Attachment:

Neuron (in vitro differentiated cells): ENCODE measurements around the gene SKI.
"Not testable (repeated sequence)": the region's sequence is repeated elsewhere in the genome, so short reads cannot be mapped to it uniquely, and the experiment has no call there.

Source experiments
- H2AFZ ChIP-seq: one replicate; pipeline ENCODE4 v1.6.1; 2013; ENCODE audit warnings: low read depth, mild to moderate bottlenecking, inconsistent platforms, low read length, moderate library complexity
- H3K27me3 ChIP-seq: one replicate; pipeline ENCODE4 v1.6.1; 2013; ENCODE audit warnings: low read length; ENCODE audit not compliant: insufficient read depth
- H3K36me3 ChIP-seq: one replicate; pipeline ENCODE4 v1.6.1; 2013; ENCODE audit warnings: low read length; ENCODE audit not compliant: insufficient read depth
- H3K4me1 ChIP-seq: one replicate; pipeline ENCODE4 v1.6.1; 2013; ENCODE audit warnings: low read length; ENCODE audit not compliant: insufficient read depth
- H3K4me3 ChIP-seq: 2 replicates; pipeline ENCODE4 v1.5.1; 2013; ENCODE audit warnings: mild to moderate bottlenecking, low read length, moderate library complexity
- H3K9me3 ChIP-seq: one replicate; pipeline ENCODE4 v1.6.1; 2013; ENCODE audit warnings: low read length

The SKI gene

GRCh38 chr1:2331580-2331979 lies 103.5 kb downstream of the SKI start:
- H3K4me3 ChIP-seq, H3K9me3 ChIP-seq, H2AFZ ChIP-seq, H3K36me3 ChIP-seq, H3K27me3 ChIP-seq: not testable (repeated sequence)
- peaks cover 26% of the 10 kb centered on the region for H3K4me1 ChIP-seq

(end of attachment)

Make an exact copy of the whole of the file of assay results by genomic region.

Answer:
Neuron (in vitro differentiated cells): ENCODE measurements around the gene SKI.
"Not testable (repeated sequence)": the region's sequence is repeated elsewhere in the genome, so short reads cannot be mapped to it uniquely, and the experiment has no call there.

Source experiments
- H2AFZ ChIP-seq: one replicate; pipeline ENCODE4 v1.6.1; 2013; ENCODE audit warnings: low read depth, mild to moderate bottlenecking, inconsistent platforms, low read length, moderate library complexity
- H3K27me3 ChIP-seq: one replicate; pipeline ENCODE4 v1.6.1; 2013; ENCODE audit warnings: low read length; ENCODE audit not compliant: insufficient read depth
- H3K36me3 ChIP-seq: one replicate; pipeline ENCODE4 v1.6.1; 2013; ENCODE audit warnings: low read length; ENCODE audit not compliant: insufficient read depth
- H3K4me1 ChIP-seq: one replicate; pipeline ENCODE4 v1.6.1; 2013; ENCODE audit warnings: low read length; ENCODE audit not compliant: insufficient read depth
- H3K4me3 ChIP-seq: 2 replicates; pipeline ENCODE4 v1.5.1; 2013; ENCODE audit warnings: mild to moderate bottlenecking, low read length, moderate library complexity
- H3K9me3 ChIP-seq: one replicate; pipeline ENCODE4 v1.6.1; 2013; ENCODE audit warnings: low read length

The SKI gene

GRCh38 chr1:2331580-2331979 lies 103.5 kb downstream of the SKI start:
- H3K4me3 ChIP-seq, H3K9me3 ChIP-seq, H2AFZ ChIP-seq, H3K36me3 ChIP-seq, H3K27me3 ChIP-seq: not testable (repeated sequence)
- peaks cover 26% of the 10 kb centered on the region for H3K4me1 ChIP-seq